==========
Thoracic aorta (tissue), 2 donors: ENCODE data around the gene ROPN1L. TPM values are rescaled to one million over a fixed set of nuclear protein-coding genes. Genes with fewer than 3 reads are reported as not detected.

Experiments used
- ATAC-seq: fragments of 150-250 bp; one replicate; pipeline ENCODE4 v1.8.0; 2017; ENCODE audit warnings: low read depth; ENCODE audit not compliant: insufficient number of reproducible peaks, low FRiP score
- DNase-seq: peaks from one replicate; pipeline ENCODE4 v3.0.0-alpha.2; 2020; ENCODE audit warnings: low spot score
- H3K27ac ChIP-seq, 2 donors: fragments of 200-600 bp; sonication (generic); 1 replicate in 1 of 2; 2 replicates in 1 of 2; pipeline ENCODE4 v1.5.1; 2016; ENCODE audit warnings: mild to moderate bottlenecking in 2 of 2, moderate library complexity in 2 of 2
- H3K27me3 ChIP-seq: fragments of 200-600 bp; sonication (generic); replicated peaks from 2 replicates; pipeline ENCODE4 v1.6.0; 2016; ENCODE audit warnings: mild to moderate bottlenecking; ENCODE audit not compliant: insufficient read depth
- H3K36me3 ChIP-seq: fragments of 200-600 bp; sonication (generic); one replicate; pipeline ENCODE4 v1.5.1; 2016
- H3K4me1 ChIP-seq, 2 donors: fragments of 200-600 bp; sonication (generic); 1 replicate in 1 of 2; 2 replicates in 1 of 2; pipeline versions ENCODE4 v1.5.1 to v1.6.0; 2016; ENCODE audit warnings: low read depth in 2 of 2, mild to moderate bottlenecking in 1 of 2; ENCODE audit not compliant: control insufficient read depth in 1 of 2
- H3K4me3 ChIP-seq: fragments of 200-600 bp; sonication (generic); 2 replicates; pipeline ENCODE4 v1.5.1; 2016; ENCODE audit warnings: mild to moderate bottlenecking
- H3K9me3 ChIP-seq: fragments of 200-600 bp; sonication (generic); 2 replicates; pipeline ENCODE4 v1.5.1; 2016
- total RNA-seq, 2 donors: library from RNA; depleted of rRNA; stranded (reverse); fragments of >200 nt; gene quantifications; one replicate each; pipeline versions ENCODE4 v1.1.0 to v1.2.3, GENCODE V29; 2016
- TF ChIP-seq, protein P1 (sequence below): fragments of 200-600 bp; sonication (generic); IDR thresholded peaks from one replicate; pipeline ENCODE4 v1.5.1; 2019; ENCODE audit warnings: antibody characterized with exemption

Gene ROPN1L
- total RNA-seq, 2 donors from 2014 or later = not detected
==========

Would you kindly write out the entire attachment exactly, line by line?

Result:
Thoracic aorta (tissue), 2 donors: ENCODE data around the gene ROPN1L. TPM values are rescaled to one million over a fixed set of nuclear protein-coding genes. Genes with fewer than 3 reads are reported as not detected.

Experiments used
- ATAC-seq: fragments of 150-250 bp; one replicate; pipeline ENCODE4 v1.8.0; 2017; ENCODE audit warnings: low read depth; ENCODE audit not compliant: insufficient number of reproducible peaks, low FRiP score
- DNase-seq: peaks from one replicate; pipeline ENCODE4 v3.0.0-alpha.2; 2020; ENCODE audit warnings: low spot score
- H3K27ac ChIP-seq, 2 donors: fragments of 200-600 bp; sonication (generic); 1 replicate in 1 of 2; 2 replicates in 1 of 2; pipeline ENCODE4 v1.5.1; 2016; ENCODE audit warnings: mild to moderate bottlenecking in 2 of 2, moderate library complexity in 2 of 2
- H3K27me3 ChIP-seq: fragments of 200-600 bp; sonication (generic); replicated peaks from 2 replicates; pipeline ENCODE4 v1.6.0; 2016; ENCODE audit warnings: mild to moderate bottlenecking; ENCODE audit not compliant: insufficient read depth
- H3K36me3 ChIP-seq: fragments of 200-600 bp; sonication (generic); one replicate; pipeline ENCODE4 v1.5.1; 2016
- H3K4me1 ChIP-seq, 2 donors: fragments of 200-600 bp; sonication (generic); 1 replicate in 1 of 2; 2 replicates in 1 of 2; pipeline versions ENCODE4 v1.5.1 to v1.6.0; 2016; ENCODE audit warnings: low read depth in 2 of 2, mild to moderate bottlenecking in 1 of 2; ENCODE audit not compliant: control insufficient read depth in 1 of 2
- H3K4me3 ChIP-seq: fragments of 200-600 bp; sonication (generic); 2 replicates; pipeline ENCODE4 v1.5.1; 2016; ENCODE audit warnings: mild to moderate bottlenecking
- H3K9me3 ChIP-seq: fragments of 200-600 bp; sonication (generic); 2 replicates; pipeline ENCODE4 v1.5.1; 2016
- total RNA-seq, 2 donors: library from RNA; depleted of rRNA; stranded (reverse); fragments of >200 nt; gene quantifications; one replicate each; pipeline versions ENCODE4 v1.1.0 to v1.2.3, GENCODE V29; 2016
- TF ChIP-seq, protein P1 (sequence below): fragments of 200-600 bp; sonication (generic); IDR thresholded peaks from one replicate; pipeline ENCODE4 v1.5.1; 2019; ENCODE audit warnings: antibody characterized with exemption

Gene ROPN1L
- total RNA-seq, 2 donors from 2014 or later = not detected